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Little things can mean a lot

It is sometimes the little things about what you do and say that give away your personality. This is especially the case with companies. You can't help looking at the Disney logo with its cursive writing of the word "Disney" without thinking it is a friendly, family entertainment organisation. Apple's logo with its clean bite reflects immaculate design, innovation and creativity. The Nike Swoosh leaves you feeling energised and wanting action.

These are front of house tell-tale signals about a company. There are others that are equally subtle. The way a company decorates its office can reflect its personality whether it is the colour of the walls, quirky art work, or themed meeting rooms. Product packaging says a lot about the company. It's easy to fall prey to Apple's iconic box that contains the iPhone and keep it for posterity.

Imagine you go to a hotel and decide you don't want to be disturbed and look for the door hanger. It reads "Shhh... Recovering from a wild night. Do Not Disturb!". This, you might think, is a venue that doesn't take itself too seriously. So too you may feel warm about a hotel with door hangers featuring sleeping animals with a message like "Bear with me, I'm taking a catnap. Do Not Disturb!"

We have become interested in inventive door signs in pubs and restaurants that signify the appropriate gender for the loo. Most have the classic "M" and "F" sign, the cartoon male or female stick figures or simply a sign that says "Ladies" and "Gents". What would you think of something more creative such as a sign with the toilet seat up and the other with a toilet seat down or one, which more obscurely, features a “sausage” and the other an “egg”?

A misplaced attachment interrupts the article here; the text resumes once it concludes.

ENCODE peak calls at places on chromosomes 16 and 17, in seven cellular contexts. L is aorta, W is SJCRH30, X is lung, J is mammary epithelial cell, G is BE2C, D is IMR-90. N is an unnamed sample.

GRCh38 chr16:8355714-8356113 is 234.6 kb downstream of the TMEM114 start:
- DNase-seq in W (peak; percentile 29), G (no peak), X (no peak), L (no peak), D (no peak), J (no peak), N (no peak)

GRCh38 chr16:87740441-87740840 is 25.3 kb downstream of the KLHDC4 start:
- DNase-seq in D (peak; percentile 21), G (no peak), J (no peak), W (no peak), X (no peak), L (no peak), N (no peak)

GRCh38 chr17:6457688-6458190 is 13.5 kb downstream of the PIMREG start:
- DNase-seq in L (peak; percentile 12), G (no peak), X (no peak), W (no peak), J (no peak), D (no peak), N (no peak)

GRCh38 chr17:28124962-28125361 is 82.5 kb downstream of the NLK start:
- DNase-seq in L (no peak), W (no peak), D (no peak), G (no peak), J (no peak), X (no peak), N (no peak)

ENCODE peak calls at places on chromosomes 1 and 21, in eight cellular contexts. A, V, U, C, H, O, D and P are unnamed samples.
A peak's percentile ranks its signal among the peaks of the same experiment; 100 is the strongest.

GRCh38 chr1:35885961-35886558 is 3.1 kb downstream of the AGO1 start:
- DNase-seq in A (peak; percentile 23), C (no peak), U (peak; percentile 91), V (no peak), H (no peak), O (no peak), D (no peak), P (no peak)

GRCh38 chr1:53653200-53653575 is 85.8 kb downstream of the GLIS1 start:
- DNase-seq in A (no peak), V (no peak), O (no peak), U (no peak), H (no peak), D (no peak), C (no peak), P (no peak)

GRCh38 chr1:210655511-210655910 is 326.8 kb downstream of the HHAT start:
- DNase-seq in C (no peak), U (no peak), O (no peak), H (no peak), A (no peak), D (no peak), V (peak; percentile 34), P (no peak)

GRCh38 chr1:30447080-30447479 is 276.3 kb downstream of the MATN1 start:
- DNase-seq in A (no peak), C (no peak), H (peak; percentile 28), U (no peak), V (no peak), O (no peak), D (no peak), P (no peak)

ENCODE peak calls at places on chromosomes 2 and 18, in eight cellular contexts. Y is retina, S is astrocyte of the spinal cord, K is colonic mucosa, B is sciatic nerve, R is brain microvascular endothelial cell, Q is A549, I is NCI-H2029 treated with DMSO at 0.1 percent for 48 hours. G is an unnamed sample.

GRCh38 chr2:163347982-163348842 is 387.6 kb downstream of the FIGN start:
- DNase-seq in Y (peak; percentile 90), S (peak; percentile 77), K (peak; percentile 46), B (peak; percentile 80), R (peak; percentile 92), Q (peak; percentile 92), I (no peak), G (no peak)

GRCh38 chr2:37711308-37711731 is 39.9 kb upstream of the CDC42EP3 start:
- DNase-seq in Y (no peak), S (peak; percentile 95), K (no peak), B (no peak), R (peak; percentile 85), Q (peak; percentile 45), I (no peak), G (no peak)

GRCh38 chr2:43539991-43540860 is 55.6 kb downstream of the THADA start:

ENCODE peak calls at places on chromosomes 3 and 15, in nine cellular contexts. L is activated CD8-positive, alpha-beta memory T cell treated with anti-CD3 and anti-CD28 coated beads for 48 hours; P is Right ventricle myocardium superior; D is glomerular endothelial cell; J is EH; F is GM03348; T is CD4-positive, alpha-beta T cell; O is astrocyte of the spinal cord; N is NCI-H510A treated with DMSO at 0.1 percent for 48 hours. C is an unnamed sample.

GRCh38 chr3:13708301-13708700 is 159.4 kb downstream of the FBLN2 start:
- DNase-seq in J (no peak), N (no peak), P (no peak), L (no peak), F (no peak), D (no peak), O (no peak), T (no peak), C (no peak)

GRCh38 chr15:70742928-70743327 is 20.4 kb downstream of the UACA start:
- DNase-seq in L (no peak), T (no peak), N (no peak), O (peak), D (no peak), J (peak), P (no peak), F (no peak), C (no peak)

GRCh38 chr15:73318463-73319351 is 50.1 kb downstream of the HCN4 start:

The thing about these little things is that they say a lot. Company values are embodied in an email signature or even the employee dress code. A friendly sign-off at the end of a note and generous contact details indicates a company that is reaching out. Open shirts and jeans suggest a laid-back and casual atmosphere while suits and ties hint of rules and hierarchies.

When we meet someone for the first time we have learned to look for clues that inform - the way they dress and carry themselves; what they say and how they say it. These small things tell a story though we should always bear in mind that famous saying "You can't tell a book by its cover". When we are weighing up a company we know these small things can matter but it is important to consider more substantial factors such as its financial performance, customer reviews, employee satisfaction, and overall reputation in the industry. We should approach judgments with an open mind and consider multiple aspects before assuming that the owners of a pub are sexist just because one toilet door says "blah" and the other says "blah blah blah blah blah".


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